But i really doubt he will be able to setup bi-wiring/Bi-amping.

 

 

post #7 of 29
Thread Starter 
Quote:
Originally Posted by wuwhere View Post

You should be able to biamp your speakers with your 5.1 receiver. Essentially, your receiver has 2 stereo amps plus one mono amp for the subwoofer. So the front channels can feed the L/R mid-tweeters and the rear channels can feed the L/R woofers.

 

One more thing, your speakers should have 2 pairs of terminals and those are connected by a wire or a metal bracket. Remove them first before biamping them.



 



Quote:
Originally Posted by PurpleAngel View Post


I download the manual for his Pioneer, could not find any Bi-wire or Bi-amping settings at all (but sometimes I do miss somethings).

But i really doubt he will be able to setup bi-wiring/Bi-amping.

 

 


In for wuwhere's response.

 

:)

 

post #8 of 29
Quote:
Originally Posted by PurpleAngel View Post


I download the manual for his Pioneer, could not find any Bi-wire or Bi-amping settings at all (but sometimes I do miss somethings).

But i really doubt he will be able to setup bi-wiring/Bi-amping.

 

 



The manual does not tell you these things. There are two sets of speaker outputs, front and B. The front will be used normally for stereo. I would move the speakers to B and check that there's output to the speakers. If so, then the connection will be front to the mids/tweeters and B to the woofers of the speakers, that's how biamp is.

post #9 of 29
Thread Starter 

Just to give people some visual cues:

 

This is what the back of my receiver looks like: http://i1236.photobucket.com/albums/ff442/shermanatorx/003-3.jpg

 

The "A" channel is being used for the front speakers, and the "B" channel is for the sub.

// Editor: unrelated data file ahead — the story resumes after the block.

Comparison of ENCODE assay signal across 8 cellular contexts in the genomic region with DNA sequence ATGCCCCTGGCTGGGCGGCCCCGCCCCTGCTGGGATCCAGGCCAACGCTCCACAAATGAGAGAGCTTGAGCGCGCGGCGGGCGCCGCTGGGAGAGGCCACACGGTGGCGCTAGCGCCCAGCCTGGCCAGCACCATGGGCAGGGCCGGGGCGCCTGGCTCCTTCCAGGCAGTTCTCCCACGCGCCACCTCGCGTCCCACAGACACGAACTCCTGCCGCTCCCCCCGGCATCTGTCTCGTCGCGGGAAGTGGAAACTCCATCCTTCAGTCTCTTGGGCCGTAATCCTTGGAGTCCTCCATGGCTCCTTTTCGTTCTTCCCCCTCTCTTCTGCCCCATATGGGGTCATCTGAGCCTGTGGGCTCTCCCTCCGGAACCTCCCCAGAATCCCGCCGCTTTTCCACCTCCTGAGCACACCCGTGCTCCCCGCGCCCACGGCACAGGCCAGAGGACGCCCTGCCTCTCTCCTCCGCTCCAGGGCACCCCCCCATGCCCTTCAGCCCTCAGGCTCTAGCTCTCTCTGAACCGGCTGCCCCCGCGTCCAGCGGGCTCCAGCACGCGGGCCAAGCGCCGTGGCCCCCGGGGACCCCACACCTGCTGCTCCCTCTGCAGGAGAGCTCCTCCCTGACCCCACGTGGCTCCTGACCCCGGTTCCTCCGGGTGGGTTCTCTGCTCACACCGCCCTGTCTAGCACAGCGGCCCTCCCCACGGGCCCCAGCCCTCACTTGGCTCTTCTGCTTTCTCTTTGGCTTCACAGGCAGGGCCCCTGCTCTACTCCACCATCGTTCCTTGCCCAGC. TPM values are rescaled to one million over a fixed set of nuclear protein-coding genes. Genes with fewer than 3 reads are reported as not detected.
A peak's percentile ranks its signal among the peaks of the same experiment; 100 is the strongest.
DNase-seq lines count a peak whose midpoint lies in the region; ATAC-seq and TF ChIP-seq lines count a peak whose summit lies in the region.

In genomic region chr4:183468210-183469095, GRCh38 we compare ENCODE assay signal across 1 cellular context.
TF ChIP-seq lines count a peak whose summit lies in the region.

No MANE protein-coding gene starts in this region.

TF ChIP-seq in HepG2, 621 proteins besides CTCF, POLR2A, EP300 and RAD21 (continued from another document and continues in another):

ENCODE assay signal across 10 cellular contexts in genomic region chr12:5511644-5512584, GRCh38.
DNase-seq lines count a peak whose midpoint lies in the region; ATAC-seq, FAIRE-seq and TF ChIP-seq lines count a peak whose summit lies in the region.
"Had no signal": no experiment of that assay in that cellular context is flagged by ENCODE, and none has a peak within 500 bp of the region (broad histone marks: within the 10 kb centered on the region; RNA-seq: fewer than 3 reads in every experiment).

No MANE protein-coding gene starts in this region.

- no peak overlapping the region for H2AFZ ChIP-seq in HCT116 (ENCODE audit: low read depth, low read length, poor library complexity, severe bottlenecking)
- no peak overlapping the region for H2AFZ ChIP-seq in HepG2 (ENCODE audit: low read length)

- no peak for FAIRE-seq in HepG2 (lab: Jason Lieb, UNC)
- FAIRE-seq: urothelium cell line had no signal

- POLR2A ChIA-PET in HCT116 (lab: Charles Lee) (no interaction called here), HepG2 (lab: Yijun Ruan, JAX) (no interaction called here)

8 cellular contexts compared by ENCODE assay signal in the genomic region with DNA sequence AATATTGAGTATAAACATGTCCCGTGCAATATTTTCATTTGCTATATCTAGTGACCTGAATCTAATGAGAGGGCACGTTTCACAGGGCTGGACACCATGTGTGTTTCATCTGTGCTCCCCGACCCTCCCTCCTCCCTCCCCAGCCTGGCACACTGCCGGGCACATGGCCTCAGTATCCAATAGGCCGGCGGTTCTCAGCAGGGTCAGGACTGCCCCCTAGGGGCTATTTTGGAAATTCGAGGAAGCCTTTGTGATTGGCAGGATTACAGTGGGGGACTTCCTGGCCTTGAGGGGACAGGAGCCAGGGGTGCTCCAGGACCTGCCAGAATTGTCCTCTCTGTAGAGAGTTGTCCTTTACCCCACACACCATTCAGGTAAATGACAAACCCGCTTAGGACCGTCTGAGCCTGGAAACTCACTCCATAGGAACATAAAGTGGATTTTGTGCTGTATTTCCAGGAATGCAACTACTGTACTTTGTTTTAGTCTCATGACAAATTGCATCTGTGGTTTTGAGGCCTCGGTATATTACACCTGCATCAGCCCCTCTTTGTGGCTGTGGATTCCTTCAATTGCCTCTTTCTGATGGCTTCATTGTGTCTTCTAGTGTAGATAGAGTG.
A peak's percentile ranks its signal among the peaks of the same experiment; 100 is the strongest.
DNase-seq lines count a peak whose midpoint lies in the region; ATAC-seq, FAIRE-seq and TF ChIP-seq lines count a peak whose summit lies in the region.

It just feels weird that the "center" and "surround" channels are going to waste.

 

Here is the back of one of the Polks too: http://i1236.photobucket.com/albums/ff442/shermanatorx/004-1.jpg

 

Sorry for all the questions and "jumping around", I am just trying to make sure I get some concrete answers.

 

Can't blame a young buck for trying to get some better sound quality.    :D

post #10 of 29
Quote:
Originally Posted by Shermanator View Post

Just to give people some visual cues:

 

This is what the back of my receiver looks like: http://i1236.photobucket.com/albums/ff442/shermanatorx/003-3.jpg

 

The "A" channel is being used for the front speakers, and the "B" channel is for the sub.

 

It just feels weird that the "center" and "surround" channels are going to waste.

 

Here is the back of one of the Polks too: http://i1236.photobucket.com/albums/ff442/shermanatorx/004-1.jpg

 

Sorry for all the questions and "jumping around", I am just trying to make sure I get some concrete answers.

 

Can't blame a young buck for trying to get some better sound quality.    :D



That should work for biamping your speakers. Make sure that you remove that metal bracket between the speaker terminals before you biamp.

post #11 of 29
Thread Starter 
Quote:
Originally Posted by wuwhere View Post



That should work for biamping your speakers. Make sure that you remove that metal bracket between the speaker terminals before you biamp.



Awesome!

 

When you say it should work, I assume you're referring to using the "surround" channel....